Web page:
Boulder Dog Food Company, LLC wishes you, your pets and your family a safe and happy holiday season. With the best interests of dogs and cats in mind, we wanted to share some holiday safety tips.
- Don’t let your pets drink Christmas tree water. If you plan to have a Christmas tree this holiday season, we recommend that you securely anchor it in a sturdy stand in order to mitigate the risk of the tree falling and causing injury to a family pet or guest. Also take care to prevent your pets from gaining access to the Christmas tree water in the stand, and quickly clean up any water spills on the floor, as the water might contain fertilizer, toxic preservatives or harmful bacteria that could make your pet sick if ingested. As a precaution, we recommend changing the tree water frequently.
- Keep ornaments and electric lights out of the reach of your pets. Holiday lights and ornaments are beautiful to look at, but they can present a danger to pets if they break or are the target of chewing by pets. Glass and plastic ornaments can shatter and present a danger to your pet’s paws, mouth and digestive system. Further, a loose wire can deliver a potentially lethal electric shock to a pet and batteries can also cause burns or worse. Use tape to get wires out of the reach of pets and to prevent an accident.
- Skip the tinsel. Glimmering tinsel is known to attract the attention of pets (especially cats) but it can cause a lot of problems for pets if swallowed, including an obstructed digestive tract, vomiting and sometimes surgery. Tinsel can get wrapped around the base of a pet’s tongue and cause internal cuts if swallowed. We recommend skipping tinsel this holiday season and using pet friendly decorations instead.
- Choose holiday gifts wisely. If you plan to give your pet a holiday gift or stocking stuffer, we recommend a collection of healthy treats from Boulder Dog Food Company, LLC or toys that are safe and won’t fall apart. Toys are known to come apart and, if swallowed, the pieces can get stuck in the stomachs or intestines of pets, and can require surgery. For cats, we recommend keeping your cats away from ribbon, yarns and loose parts that can cause intestinal blockage and require surgery if swallowed.
- Don’t keep wrapped food items under the Christmas tree, as pets might ingest the wrapping paper or other packaging and the food items in an attempt to secure a tasty treat.
- Avoid giving your pet access to toxic foods. There are lots of foods that taste wonderful to humans but can cause problems when eaten by pets. We recommend keeping the following foods far away from your dogs and cats over the holidays (and after):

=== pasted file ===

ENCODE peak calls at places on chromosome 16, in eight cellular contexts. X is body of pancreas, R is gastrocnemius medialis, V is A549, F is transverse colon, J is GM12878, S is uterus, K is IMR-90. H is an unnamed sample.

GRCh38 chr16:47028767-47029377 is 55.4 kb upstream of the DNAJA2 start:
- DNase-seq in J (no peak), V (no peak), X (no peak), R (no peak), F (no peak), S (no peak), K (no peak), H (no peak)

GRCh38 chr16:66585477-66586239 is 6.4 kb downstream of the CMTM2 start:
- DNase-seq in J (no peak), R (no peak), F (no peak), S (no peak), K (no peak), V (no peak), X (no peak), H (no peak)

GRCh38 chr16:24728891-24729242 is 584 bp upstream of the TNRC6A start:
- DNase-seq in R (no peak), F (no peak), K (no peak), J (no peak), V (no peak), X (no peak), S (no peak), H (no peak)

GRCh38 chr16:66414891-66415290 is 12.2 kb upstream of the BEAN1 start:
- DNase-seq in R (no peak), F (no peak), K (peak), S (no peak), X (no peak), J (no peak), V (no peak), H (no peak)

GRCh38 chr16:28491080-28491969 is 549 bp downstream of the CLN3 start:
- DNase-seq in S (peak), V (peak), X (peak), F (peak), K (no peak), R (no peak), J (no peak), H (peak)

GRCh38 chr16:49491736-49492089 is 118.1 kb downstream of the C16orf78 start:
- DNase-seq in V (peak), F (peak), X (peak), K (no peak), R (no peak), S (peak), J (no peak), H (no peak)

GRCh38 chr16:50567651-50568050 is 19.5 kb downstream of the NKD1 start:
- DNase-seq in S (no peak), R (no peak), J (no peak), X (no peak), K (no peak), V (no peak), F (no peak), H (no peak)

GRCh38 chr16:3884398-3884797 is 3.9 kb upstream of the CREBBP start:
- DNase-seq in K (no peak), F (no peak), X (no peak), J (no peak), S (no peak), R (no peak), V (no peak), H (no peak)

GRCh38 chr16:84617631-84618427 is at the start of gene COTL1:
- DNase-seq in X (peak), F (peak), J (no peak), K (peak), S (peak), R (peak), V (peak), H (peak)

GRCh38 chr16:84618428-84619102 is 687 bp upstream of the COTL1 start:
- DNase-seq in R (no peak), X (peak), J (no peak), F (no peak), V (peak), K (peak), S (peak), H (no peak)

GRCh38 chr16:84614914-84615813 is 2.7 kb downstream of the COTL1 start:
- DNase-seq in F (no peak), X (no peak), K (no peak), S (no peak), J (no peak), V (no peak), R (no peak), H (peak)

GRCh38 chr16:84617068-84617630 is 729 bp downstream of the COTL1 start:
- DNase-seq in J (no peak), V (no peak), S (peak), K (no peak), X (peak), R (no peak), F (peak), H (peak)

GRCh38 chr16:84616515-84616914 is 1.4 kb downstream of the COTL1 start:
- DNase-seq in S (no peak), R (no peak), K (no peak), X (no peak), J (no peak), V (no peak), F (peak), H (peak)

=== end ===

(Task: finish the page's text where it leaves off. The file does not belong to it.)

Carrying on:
- Chocolate, which can be toxic to both dogs and cats. Dark, semi-sweet and baker’s chocolate is especially risky for dogs. If ingested, chocolate can cause vomiting, diarrhea, hyperactivity, abnormal heart rhythm, tremors, seizures and, in severe cases, death in pets.
- Xylitol, which is an artificial sweetener that has been shown to be toxic to pets.
- Fatty, spicy or indulgence foods (like beef fat, poultry skin and spicy foods), which can cause vomiting, diarrhea, gas and other serious gastrointestinal diseases like pancreatitis in pets.
- Raw eggs and cake batter, which might be contaminated with salmonella.
- Onion and onion powder, both of which are poisonous to pets. Onion and onion powder destroy your dog’s and cat’s red blood cells, which can result in anemia.
- Grapes and raisins, both of which contain a toxin that can cause kidney damage (and failure) among dogs and cats.
- Keep holly, mistletoe, lilies and poinsettias away from your pets! If ingested, these plants can make your pets sick. Holly can cause nausea, vomiting and diarrhea, and mistletoe can cause an upset stomach and cardiovascular problems in pets; both are extremely toxic to pets if eaten. Many types of lilies can also cause kidney failure in cats and poinsettia leaves can cause severe stomach upset. We recommend opting for silk or plastic plants or pet-safe bouquets and plants.
- Keep wrapping paper, tape, ribbon, scented candles and batteries away from pets to ensure they don’t unexpectedly try to make a meal of these items, which can be very hazardous to pets.
- Cover trash and remove unattended plates of food to ensure your pets don’t eat anything that will make them sick or necessitate an unplanned trip to the vet.
- Avoid giving pets alcoholic beverages, as alcoholic beverages (if ingested) can make your pets sick and can result in your pet going into a coma and possibly even death due to respiratory failure.
- Give pets a room of their own. Make sure that your pets have a quiet and comfortable place to go if they get overwhelmed by the activity of your holiday gathering, especially on New Year’s Eve when loud sounds can scare many pets. Your pets should always have fresh water in this place of retreat. Dogs and cats will appreciate having a quiet room with a cozy place to take a nap while their parents enjoy the holiday festivities.
If your pet has an unexpected emergency or gets sick this holiday season, seek the advice of a qualified veterinarian in your area.
(1) ASPCA, “Holiday Safety Tips”, available at http://www.aspca.org/print/pet-care/holiday-safety-tips
(2) VCA Animal Hospitals, “Xylitol Toxicity in Dogs”, available at http://www.vcahospitals.com/main/pet-health-information/article/animal-health/xylitol-toxicity-in-dogs/4340
(3) North Shore Animal League, “Avoid Holiday Hazards: Keep Your Pets Safe and Secure”, available at http://www.animalleague.org/events-news/press-center/holiday-safety-tips.html
(4) Banfield Pet Hospital, “Keep Pets Safe Over the Winter Holidays”, available at http://www.banfield.com/pet-health-resources/pet-health-concerns/pet-safety-tips/keep-pets-safe-over-the-winter-holidays